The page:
The State of the State address on Tuesday will serve as a farewell from Governor Chris Christie. A two term governor who won his second term in a landslide election and could have been president, only to collapse in popularity later. Once enjoying nosebleed high approval ratings, a Rutgers-Eagleton poll just out shows him leaving office with a 19% approval rating. The same poll shows only 5% of respondents saying they will miss him.

He's indicated you're wrong. He's suggested that when a new governor takes over and new policies are in place, you'll soon look back on him more fondly than you feel at present. What will he be remembered for? Taking on the state workers? Trying to tackle the pension crisis? His 2% property tax cap? His heartfelt, full on assault on the opioid epidemic?

Or will it be the glaring difference between his first term and his second? One got the feeling he was a different Christie in the beginning. One who was all about the challenge, the fight back, the ugly business of putting New Jersey on a course correction. Whereas later he seemed to become the guy who believed in his own press, enjoyed his appearances on Fallon and SNL far too much. To be fair, it must take a Herculean effort to not let it go to your head when so many were courting him to run for president in 2012. It would have been his, and he knows that now.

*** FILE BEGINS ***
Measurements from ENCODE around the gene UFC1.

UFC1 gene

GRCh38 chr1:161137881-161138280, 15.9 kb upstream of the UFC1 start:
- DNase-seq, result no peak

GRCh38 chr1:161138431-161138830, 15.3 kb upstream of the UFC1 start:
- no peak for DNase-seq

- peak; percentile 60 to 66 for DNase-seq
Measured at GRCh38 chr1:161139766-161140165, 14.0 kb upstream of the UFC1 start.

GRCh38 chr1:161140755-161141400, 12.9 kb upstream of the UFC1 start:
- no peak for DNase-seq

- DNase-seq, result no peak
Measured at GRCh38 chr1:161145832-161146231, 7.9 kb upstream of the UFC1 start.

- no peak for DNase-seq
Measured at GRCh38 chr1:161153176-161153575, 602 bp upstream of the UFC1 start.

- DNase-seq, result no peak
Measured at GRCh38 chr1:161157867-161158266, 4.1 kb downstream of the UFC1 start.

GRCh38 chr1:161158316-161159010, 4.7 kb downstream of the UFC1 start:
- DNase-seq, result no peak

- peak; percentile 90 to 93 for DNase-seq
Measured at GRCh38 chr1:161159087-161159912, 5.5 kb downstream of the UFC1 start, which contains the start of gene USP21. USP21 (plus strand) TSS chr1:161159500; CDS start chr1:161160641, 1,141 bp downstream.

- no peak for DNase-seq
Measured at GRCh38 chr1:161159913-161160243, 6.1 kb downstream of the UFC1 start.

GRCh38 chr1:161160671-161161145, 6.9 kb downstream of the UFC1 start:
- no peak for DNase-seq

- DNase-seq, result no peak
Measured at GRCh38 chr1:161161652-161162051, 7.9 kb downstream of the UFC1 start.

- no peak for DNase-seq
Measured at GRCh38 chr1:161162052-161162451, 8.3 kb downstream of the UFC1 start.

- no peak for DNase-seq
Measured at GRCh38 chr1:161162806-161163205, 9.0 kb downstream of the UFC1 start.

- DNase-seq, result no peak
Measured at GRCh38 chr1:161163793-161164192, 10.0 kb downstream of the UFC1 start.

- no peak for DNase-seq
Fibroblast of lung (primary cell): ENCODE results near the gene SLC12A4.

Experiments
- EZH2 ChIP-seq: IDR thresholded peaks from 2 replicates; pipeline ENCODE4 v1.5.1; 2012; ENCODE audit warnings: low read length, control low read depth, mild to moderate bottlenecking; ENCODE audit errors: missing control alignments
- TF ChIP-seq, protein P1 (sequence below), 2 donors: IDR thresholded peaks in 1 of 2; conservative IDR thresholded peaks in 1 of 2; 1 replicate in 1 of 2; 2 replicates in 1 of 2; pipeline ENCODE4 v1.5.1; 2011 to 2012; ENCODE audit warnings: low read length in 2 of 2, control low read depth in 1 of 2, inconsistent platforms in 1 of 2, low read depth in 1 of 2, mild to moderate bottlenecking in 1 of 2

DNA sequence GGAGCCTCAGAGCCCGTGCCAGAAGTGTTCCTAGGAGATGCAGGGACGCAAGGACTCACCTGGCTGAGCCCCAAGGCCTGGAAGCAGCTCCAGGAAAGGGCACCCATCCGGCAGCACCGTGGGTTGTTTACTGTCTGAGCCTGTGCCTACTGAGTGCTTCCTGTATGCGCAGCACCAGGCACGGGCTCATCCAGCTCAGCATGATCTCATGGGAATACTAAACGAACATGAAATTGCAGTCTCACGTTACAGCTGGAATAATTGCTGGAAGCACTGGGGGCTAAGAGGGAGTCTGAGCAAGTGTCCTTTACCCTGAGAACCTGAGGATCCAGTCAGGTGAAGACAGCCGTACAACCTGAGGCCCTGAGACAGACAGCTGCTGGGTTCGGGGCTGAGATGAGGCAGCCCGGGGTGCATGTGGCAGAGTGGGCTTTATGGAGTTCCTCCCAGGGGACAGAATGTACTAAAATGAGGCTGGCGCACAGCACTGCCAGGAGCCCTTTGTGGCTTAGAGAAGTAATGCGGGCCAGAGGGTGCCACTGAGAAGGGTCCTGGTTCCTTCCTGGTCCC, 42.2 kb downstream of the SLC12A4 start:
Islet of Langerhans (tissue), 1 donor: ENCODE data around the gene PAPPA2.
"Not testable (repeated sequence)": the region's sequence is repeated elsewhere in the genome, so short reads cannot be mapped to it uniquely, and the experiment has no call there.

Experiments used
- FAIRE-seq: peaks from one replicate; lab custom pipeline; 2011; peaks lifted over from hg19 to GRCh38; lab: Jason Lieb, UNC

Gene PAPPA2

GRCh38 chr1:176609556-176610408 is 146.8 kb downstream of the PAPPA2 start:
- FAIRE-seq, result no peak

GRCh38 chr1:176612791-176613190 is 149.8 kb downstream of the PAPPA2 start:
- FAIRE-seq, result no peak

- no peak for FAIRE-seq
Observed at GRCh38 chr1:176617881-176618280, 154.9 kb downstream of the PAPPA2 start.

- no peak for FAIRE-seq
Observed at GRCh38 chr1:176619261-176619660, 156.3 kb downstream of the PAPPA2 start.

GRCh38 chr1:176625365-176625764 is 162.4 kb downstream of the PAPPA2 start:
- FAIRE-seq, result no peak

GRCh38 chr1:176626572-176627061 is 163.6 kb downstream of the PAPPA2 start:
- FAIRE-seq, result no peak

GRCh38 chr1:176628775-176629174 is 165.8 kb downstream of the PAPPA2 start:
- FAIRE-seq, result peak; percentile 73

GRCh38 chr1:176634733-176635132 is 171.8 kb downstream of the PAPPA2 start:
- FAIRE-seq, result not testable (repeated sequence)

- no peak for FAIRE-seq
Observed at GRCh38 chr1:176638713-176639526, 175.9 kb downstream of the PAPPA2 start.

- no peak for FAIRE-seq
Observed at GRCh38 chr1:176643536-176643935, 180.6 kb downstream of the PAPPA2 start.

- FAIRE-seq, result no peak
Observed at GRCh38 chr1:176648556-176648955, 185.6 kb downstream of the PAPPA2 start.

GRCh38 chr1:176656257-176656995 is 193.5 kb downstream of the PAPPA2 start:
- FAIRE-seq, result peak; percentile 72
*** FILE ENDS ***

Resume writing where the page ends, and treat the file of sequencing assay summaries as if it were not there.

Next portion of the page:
Then came Bridgegate. Many laughed it off at first. I knew it would have lasting reverberations. Sure enough, his appeal never recovered and his presidential bid in 2016 was doomed. Will Bridgegate be the thing we'll remember most about Chris Christie?

Or will it be the state shutdown and the infamous beach chair photo? As his tenure grew longer his arrogance grew bigger. In the end he seemed to be living in a delusional state. He believes we'll miss him.

We won't.

If Phil Murphy does to New Jersey what a lot of us are worried he will; rising taxes, skyrocketing property taxes, sanctuary state progressiveness, what we'll miss won't actually be Christie. It would simply be a time that was less bad. That isn't saying much.

Ultimately, what we'll remember about Chris Christie isn't Bridgegate. It isn't pension reform, proposed school funding reform, the opioid epidemic, the gas tax hike. It isn't the SNL and Letterman appearances or the presidential aspirations. It isn't his relationship with Donald Trump or the aftermath of Sandy.

What we'll remember about Christ Christie is the guy who wasn't afraid to yell back when someone took him on at the boardwalk. Or at the ballgame. Or any of another dozen public spectacles. What we'll remember about Chris Christie is the passionate swagger whether right or wrong. What we'll remember is being closer to knowing the true personality of any governor who ever held office. What we'll remember most is simply...Chris Christie.

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